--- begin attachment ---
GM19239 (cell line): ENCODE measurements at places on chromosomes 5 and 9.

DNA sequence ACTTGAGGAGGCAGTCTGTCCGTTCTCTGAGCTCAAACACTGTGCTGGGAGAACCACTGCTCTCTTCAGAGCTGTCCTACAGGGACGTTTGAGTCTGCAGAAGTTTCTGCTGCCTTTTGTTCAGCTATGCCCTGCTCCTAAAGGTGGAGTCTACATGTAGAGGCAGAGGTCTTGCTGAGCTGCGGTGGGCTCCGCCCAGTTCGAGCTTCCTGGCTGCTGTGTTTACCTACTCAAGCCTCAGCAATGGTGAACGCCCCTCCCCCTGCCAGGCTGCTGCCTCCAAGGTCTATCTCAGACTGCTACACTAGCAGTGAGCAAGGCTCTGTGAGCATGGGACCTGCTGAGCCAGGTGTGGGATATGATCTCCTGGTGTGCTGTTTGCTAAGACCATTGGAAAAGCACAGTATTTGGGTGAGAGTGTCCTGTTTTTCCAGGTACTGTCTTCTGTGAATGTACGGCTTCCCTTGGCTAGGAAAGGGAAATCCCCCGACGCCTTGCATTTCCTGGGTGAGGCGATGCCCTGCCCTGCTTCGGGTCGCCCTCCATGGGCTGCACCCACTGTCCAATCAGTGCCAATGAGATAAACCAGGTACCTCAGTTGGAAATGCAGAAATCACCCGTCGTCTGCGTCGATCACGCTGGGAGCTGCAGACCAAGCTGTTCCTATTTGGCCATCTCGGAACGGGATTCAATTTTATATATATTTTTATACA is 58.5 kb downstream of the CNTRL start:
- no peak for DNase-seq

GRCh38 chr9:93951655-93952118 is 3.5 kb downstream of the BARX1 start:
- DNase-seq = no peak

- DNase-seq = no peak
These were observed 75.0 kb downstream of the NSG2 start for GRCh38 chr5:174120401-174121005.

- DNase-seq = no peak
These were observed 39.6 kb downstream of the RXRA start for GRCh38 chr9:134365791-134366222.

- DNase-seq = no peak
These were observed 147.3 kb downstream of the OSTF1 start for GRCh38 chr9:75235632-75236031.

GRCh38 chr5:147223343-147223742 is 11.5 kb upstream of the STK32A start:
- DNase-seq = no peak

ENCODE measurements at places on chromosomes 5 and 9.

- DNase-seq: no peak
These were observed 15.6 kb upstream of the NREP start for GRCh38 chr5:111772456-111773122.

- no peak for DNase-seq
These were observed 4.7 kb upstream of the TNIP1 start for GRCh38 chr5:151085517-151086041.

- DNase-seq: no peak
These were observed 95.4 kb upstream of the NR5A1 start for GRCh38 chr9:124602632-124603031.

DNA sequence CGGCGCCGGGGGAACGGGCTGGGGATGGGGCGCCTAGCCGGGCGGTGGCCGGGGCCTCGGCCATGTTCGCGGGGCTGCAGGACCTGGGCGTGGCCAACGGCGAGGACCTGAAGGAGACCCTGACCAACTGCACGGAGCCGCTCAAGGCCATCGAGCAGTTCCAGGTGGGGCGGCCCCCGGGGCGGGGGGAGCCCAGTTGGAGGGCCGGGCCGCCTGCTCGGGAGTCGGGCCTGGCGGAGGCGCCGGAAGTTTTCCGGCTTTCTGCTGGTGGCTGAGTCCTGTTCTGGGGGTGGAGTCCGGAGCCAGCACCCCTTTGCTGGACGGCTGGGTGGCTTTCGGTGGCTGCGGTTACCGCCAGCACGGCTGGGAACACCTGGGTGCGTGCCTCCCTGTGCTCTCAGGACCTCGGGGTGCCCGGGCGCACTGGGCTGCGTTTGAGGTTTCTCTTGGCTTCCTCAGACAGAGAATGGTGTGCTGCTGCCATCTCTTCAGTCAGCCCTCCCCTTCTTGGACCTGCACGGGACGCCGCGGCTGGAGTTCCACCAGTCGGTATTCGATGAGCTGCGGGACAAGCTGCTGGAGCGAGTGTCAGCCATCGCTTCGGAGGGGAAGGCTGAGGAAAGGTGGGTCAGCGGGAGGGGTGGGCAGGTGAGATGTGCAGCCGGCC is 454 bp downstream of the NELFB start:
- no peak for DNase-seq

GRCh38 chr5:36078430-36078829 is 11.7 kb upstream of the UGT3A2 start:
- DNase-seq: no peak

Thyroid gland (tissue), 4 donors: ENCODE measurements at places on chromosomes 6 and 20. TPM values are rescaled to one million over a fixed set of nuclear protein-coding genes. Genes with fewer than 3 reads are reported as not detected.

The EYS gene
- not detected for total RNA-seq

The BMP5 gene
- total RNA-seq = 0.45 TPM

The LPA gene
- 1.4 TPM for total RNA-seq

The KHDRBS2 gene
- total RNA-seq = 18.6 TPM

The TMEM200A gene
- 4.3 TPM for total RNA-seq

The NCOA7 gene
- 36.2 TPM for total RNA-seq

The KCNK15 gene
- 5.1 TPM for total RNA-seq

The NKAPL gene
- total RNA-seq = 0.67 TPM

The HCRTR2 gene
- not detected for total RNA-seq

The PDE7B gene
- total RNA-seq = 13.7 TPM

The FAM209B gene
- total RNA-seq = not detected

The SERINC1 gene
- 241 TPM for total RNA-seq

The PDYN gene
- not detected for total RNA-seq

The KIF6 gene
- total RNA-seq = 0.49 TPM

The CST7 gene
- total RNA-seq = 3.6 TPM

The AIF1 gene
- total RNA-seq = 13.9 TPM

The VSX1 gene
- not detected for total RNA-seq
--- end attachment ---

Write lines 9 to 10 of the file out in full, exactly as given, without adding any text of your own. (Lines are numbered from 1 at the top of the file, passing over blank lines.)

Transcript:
These were observed 39.6 kb downstream of the RXRA start for GRCh38 chr9:134365791-134366222.

- DNase-seq = no peak